LISTERS are unique to Vermont; the name came about because in the early days of the State, tax assessors were charged with the duty of “listing” all real and personal property owned by each landowner. In most states they are called assessors. Listers are elected officials who are responsible for the valuation of real property (real estate) and business personal property (equipment) in each town. There are three Listers and one is elected each year to serve a three year term. Pittsford also has a part-time Secretary who assists the Board of Listers. Their email address is: .
The Listers’ Office is open from Monday through Thursday from 9:00 a.m. to 1:00 p.m. Lister Nicholas Michael will be present to hold office hours on Tuesday and Thursday from 10:00 a.m. to 11:00 a.m., and by appointment.
RESPONSIBILITIES OF THE OFFICE
The primary responsibility of Listers is to appraise all real property in Town in compliance with applicable Vermont State statutes. This includes annual maintenance of the records such as updating changes resulting from additions to homes, construction of outbuildings, transfers of property, etc. as well as periodic revaluations when mandated by the State.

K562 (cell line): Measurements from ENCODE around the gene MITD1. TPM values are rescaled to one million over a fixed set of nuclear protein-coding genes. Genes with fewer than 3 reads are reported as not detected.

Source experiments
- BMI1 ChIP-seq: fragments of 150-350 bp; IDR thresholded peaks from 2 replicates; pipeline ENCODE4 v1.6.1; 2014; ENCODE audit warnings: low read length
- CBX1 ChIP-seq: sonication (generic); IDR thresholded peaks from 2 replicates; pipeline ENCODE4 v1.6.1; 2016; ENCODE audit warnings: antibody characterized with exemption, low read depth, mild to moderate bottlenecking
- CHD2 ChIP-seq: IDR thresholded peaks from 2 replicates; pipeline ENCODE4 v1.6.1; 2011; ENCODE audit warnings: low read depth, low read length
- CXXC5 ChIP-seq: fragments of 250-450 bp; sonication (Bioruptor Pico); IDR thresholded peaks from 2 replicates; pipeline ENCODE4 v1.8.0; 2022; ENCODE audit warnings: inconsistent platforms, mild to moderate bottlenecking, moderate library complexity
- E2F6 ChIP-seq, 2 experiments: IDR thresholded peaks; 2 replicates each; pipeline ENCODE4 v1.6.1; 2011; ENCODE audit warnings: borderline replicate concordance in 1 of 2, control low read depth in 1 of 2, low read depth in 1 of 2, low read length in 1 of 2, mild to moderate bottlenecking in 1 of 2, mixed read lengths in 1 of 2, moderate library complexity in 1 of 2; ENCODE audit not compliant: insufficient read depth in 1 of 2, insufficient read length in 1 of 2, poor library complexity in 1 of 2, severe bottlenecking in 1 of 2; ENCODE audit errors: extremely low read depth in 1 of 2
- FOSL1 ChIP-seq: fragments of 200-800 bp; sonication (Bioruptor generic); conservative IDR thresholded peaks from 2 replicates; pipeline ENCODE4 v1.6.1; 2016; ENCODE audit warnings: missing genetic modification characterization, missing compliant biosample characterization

In addition, the Listers’ Office provides property owners with:
- Property record cards
- Assessment history information
- Detailed explanation of the assessment process
- Tax maps which are updated annually
If you have any concerns regarding your current assessment, general questions or suggestions, please feel free to call this office (802 483 6500 ext. 15). You may also visit our office located in the Town Office building at 426 Plains Rd. where Lister Cards and Tax Maps are available for review. Copies are available on request.